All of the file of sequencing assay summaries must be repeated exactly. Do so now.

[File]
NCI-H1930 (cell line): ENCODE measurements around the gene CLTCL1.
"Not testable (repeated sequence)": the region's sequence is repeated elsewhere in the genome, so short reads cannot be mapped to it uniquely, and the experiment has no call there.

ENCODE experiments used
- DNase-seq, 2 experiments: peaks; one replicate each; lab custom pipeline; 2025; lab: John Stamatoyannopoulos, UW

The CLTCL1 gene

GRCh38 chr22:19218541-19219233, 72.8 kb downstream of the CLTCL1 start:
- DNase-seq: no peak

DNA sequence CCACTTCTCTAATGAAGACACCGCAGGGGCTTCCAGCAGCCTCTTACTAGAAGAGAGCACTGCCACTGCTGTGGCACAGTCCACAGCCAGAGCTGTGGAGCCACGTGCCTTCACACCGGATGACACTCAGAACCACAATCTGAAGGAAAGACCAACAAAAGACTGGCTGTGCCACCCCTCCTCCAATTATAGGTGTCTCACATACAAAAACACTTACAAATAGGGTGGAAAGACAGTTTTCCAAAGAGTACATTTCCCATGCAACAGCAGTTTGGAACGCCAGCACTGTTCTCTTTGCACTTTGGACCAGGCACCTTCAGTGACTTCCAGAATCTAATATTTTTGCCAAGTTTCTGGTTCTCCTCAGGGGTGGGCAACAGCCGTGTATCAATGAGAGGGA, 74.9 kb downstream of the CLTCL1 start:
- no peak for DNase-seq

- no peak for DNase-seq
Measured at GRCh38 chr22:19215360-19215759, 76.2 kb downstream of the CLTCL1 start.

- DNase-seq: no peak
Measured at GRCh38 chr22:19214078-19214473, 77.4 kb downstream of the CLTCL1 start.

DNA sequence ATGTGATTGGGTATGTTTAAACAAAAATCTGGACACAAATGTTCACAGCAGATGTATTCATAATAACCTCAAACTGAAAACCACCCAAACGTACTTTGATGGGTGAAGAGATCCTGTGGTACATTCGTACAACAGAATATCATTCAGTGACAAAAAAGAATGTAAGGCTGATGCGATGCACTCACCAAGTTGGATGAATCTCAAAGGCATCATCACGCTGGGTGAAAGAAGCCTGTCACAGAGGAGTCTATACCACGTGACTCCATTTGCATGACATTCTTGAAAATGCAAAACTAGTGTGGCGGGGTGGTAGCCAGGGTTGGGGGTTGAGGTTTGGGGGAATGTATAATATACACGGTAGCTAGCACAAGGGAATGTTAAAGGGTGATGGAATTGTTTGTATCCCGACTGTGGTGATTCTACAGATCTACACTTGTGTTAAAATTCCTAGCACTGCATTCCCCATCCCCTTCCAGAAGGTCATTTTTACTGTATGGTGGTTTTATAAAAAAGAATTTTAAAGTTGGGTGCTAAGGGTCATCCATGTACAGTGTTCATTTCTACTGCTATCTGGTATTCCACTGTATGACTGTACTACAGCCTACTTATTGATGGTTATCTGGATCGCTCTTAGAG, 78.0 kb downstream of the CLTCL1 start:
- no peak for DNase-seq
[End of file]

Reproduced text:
NCI-H1930 (cell line): ENCODE measurements around the gene CLTCL1.
"Not testable (repeated sequence)": the region's sequence is repeated elsewhere in the genome, so short reads cannot be mapped to it uniquely, and the experiment has no call there.

ENCODE experiments used
- DNase-seq, 2 experiments: peaks; one replicate each; lab custom pipeline; 2025; lab: John Stamatoyannopoulos, UW

The CLTCL1 gene

GRCh38 chr22:19218541-19219233, 72.8 kb downstream of the CLTCL1 start:
- DNase-seq: no peak

DNA sequence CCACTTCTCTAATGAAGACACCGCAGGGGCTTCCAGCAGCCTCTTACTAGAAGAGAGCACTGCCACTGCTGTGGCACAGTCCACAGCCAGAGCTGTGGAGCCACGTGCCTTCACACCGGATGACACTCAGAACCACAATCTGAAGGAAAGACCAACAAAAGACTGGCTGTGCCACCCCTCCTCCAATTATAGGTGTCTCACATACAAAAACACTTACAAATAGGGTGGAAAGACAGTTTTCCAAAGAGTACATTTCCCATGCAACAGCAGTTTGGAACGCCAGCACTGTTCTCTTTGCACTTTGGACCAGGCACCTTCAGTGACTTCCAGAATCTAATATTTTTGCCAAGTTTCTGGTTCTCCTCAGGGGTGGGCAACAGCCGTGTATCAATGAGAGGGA, 74.9 kb downstream of the CLTCL1 start:
- no peak for DNase-seq

- no peak for DNase-seq
Measured at GRCh38 chr22:19215360-19215759, 76.2 kb downstream of the CLTCL1 start.

- DNase-seq: no peak
Measured at GRCh38 chr22:19214078-19214473, 77.4 kb downstream of the CLTCL1 start.

DNA sequence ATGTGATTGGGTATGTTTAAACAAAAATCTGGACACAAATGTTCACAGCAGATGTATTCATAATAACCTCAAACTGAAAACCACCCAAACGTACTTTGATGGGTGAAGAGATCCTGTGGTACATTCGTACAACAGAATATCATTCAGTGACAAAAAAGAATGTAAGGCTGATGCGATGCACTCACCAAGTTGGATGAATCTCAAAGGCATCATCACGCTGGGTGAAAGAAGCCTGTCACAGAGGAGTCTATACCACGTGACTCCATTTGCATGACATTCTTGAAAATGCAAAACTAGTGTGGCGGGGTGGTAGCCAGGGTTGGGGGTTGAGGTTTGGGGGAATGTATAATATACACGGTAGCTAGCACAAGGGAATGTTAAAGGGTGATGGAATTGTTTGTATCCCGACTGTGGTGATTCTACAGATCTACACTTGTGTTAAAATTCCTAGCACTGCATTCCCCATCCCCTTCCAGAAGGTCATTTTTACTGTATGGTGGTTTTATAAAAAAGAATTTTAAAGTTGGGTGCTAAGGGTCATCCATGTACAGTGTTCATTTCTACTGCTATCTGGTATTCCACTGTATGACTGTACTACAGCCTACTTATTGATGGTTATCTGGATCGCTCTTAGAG, 78.0 kb downstream of the CLTCL1 start:
- no peak for DNase-seq